U.S. church leaders call for new Middle East peace efforts

March 10, 2011

New York, March 10 (ENInews)--Nearly two dozen U.S. Christian leaders are calling on the Obama administration to renew diplomatic efforts to settle the Israeli-Palestinian conflict.

"With rapid change underway in the Arab world we believe that the time to act is now -- before events make the task of reaching an agreement more difficult," said 20 leaders of Anglican, Protestant, Roman Catholic and Orthodox denominations in a 7 March letter to President Barack Obama.

The leaders called upon Obama to "open up broad new channels of diplomatic effort to encourage both sides to take responsibility now for creating the conditions necessary for talks to succeed." In the letter, the leaders, writing as members of the Washington-based coalition Churches for Middle East Peace, said they were disappointed with the 18 February veto by the U.S. of a U.N. Security Council resolution that called Israeli settlements in Palestinian territories illegal.

"While we appreciate statements affirming continuing U.S. strong opposition to the expansion of Israeli settlements, these must be followed by concrete measures to halt this activity," the letter said. "We believe bold and immediate new steps are needed now to prevent this veto from further damaging America's credibility as a broker to help resolve this conflict that threatens the security of both peoples and denies self-determination to Palestinians."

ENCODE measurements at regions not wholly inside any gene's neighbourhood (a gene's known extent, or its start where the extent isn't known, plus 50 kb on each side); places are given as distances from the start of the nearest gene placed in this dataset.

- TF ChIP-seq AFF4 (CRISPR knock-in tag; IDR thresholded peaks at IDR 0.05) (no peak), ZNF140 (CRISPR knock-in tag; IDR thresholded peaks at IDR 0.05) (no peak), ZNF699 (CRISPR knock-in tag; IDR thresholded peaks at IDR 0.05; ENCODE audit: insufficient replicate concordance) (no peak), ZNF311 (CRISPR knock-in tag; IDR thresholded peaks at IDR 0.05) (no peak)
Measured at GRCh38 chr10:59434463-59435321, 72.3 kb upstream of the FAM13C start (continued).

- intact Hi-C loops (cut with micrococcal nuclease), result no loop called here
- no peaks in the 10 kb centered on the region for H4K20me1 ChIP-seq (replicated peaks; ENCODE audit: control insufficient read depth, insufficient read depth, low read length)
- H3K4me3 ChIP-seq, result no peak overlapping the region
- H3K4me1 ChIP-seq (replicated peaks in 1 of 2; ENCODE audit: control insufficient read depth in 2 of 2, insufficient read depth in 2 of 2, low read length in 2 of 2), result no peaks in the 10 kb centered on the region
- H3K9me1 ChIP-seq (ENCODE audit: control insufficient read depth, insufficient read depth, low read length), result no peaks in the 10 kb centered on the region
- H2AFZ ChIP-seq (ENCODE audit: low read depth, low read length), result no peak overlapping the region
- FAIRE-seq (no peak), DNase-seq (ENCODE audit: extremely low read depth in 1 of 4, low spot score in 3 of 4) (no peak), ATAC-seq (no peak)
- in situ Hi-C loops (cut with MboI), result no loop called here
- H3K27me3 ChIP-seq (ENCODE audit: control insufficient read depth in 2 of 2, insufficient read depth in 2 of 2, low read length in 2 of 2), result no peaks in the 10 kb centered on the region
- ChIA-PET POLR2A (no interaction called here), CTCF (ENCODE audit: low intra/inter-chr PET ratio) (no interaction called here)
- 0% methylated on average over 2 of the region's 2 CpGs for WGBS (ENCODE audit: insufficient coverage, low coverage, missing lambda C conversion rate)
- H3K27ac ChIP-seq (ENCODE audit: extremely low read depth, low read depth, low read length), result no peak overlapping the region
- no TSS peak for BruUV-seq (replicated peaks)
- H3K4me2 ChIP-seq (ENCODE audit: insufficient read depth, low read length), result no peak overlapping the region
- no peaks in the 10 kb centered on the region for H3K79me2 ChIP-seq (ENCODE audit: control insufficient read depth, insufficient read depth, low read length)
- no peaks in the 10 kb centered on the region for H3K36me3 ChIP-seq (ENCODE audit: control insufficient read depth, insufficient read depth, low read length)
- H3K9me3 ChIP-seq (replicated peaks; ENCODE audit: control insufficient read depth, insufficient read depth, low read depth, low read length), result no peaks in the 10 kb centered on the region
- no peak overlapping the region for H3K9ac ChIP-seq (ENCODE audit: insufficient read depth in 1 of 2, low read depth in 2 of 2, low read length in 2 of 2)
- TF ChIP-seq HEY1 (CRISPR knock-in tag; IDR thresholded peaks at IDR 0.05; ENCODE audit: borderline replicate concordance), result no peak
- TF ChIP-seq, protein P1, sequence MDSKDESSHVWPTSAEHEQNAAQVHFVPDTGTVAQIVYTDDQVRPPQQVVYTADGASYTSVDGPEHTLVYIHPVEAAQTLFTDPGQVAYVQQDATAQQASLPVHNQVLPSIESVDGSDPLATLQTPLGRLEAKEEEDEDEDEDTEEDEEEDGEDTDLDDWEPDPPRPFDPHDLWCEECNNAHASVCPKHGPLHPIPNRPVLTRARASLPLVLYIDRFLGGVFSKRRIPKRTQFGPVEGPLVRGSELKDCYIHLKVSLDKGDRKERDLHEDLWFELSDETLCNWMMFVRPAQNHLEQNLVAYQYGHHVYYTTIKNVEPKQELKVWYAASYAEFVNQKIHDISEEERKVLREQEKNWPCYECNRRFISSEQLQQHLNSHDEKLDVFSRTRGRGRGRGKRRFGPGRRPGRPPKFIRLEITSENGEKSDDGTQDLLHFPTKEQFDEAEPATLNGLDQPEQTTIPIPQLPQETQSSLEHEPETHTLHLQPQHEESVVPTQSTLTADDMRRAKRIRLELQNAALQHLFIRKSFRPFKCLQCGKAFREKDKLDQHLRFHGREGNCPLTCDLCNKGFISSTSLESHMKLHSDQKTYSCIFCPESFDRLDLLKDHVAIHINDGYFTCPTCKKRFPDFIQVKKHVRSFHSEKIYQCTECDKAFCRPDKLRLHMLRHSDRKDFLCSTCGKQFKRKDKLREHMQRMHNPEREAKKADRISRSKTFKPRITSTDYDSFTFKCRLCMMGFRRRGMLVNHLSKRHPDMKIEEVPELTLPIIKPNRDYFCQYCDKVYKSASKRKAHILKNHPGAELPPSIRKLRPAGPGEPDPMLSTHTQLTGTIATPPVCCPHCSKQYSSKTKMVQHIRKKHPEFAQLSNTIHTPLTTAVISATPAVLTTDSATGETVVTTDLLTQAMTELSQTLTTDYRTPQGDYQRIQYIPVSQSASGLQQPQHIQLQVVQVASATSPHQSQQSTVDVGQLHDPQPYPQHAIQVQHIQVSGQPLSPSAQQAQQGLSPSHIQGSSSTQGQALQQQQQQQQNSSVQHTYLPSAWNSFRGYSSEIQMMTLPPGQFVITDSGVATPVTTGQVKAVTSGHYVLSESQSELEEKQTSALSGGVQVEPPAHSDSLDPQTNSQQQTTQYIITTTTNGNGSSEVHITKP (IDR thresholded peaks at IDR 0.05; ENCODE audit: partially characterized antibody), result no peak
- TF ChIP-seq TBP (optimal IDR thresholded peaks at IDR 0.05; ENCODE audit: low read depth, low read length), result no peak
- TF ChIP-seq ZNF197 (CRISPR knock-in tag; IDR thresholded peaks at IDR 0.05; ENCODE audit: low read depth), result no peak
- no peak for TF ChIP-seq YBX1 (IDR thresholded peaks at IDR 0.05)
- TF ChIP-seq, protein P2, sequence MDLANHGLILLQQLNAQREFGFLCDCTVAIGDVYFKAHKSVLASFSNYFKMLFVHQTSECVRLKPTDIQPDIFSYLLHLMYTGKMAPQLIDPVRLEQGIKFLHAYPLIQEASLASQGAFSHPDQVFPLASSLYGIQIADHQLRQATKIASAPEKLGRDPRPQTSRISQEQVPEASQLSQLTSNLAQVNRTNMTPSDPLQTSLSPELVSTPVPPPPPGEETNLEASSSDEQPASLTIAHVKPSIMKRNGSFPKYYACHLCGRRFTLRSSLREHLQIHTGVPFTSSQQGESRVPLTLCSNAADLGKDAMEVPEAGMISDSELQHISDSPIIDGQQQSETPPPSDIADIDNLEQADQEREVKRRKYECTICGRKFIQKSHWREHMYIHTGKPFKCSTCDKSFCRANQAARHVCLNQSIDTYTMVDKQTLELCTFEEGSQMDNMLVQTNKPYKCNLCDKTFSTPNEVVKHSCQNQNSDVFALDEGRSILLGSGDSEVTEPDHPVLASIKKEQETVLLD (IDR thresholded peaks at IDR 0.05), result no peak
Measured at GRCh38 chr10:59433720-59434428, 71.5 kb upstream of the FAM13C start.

It added: "Negotiations to end this conflict have foundered not just because of remaining differences over the specific issues, but also because of deep fear and mistrust. Both sides need to have confidence that any agreement for a just peace with security will be lasting and reliably executed in a reasonable timeframe."

Churches for Middle East Peace had issued a call on 2 February that the Obama administration not oppose the U.N. Security Council resolution.

Among those signing the most recent letter were the Rev. Michael Kinnamon, the general secretary of the National Council of Churches, the largest U.S. ecumenical body; the Rev. Mark S. Hanson, presiding bishop of the Evangelical Lutheran Church in America; the Rev. Gradye Parsons, stated clerk of the General Assembly of the Presbyterian Church (USA); and the Most Reverend Katharine Jefferts Schori, the presiding bishop and primate of the Episcopal (Anglican) Church.